With exams and final essays on the horizon, good luck charms help keep our mindset positive when we need it most. Good luck charms remind us to believe in ourselves.
My personal good luck charms are crystals. I have a chunk of aquamarine crystal I take on planes, for example. It’s a protective stone, especially while travelling over water, so it’s perfect for trips.
For tests and exams, I use two types of crystals as good luck charms.
The second is chevron amethyst, of which I also have two. Chevron amethyst is amethyst combined with quartz, and it offers strong and focused energy to repel negativity.
Two other crystals in my good luck charm collection are tiger’s eye and rose quartz. For me, tiger’s eye is a great crystal for exams. It helps me overcome fear and boosts my determination. It’s also meant to encourage growth, expand creativity and help people try new things.
Rose quartz is a crystal for reassurance and calmness, helping with emotional balance and accepting change. It also helps me sleep by preventing nightmares and providing good dreams. Rose quartz strengthens empathy and sensitivity. I have multiple rose quartz stones, as I’m a very emotional person and struggle with balancing my emotions and accepting change.
Famous and well-known good luck charms
For some people, good luck charms are the objects that come to mind because they’re so well-known for their lucky qualities.
Arguably the most famous good luck charm is the four-leaf clover.
Dice are also famous good luck charms., They began as a World War II tradition. Fighter pilots started bringing gambling items, such as dice and cards, aboard missions for good luck. Now we even see fuzzy dice hanging from rearview mirrors in cars.
Sometimes the luck of an object depends on where you’re from. Ladybugs are known to bring good luck in many countries. In German, the word for ladybug translates to “lucky bug.” Some cultures believe letting a ladybug stay on you after it lands will improve luck. Some believe the deeper red in colour a ladybug is and the more spots it has, the more luck it’ll bring. There’s a twist to this charm, however, as killing a ladybug might bring bad luck.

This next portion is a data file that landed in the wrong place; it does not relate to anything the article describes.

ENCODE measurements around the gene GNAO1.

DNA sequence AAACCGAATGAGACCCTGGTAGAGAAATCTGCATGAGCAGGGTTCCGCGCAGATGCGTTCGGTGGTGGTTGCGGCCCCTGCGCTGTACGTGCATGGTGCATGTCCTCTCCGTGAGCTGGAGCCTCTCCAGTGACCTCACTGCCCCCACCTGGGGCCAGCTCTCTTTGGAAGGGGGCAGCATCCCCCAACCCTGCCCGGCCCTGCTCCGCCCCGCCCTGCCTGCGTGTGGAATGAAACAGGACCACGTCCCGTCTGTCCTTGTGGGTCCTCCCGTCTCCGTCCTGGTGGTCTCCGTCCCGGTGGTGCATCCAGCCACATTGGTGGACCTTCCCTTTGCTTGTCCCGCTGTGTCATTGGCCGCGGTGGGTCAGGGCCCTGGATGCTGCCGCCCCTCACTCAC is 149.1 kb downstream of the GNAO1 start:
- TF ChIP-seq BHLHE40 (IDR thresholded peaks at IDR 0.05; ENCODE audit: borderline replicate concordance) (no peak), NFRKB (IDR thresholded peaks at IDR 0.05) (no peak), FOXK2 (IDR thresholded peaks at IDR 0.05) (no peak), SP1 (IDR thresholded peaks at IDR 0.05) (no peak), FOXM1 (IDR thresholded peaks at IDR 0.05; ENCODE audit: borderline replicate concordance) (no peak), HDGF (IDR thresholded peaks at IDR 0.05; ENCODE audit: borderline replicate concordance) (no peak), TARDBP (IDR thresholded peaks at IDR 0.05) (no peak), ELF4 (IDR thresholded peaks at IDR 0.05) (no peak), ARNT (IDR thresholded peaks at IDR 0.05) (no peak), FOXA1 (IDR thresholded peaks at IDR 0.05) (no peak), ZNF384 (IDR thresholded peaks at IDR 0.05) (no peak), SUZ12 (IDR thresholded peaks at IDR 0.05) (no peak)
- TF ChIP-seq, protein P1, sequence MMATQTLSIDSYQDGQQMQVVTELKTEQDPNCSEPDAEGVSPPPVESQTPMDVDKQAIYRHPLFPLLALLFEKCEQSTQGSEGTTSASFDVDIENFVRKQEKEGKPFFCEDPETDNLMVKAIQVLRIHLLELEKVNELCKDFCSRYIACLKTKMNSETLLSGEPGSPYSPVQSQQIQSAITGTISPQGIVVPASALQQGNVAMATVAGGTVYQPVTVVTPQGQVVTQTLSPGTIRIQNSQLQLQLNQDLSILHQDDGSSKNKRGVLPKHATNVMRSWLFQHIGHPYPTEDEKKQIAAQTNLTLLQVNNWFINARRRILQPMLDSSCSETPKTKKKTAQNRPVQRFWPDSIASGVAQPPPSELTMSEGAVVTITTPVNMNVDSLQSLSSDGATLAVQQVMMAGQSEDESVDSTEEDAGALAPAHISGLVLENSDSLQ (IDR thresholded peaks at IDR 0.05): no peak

Another well-known lucky charm I subscribe to is the dreamcatcher. There are many origin stories for dreamcatchers, including those leading back to the Ojibwa culture. It is thought that they capture bad dreams in their webs and let the good dreams go through. Dreamcatchers are a personal favourite good luck charm of mine. I’ve struggled with nightmares since I was little, and they’ve gotten worse in recent years. I find dreamcatchers help reduce my nightmares, both in frequency and in severity.
Religion also plays a strong role in how some of us view symbols of luck. One example of this is statues and medallions of Saint Christopher. Commonly associated with travellers, my family has a personal connection to Saint Christopher good luck charms.
When my dad was growing up, his mom gave him and his siblings each a cross with Saint Christopher on it to protect them on their travels.
No matter which charm you choose, the luck in your charm likely comes from within.
Good luck charms encourage positive thinking
I associate good luck charms with positivity. Keeping a positive mindset in life is important, especially during exams. I think good luck charms also ground us.
Mindset matters. Something which highlights this point is the act of manifestation. Manifestation is taking a thought or belief and making it happen. Not all manifestation is intentional and both negative and positive thoughts are reflected through manifestation.
Good luck charms give us faith. Sometimes they’re the voice we need to hear saying, “I believe in you, you can do this.” They may not be for everyone, but I definitely feel more confident, calm and grounded when I have my good luck charms with me.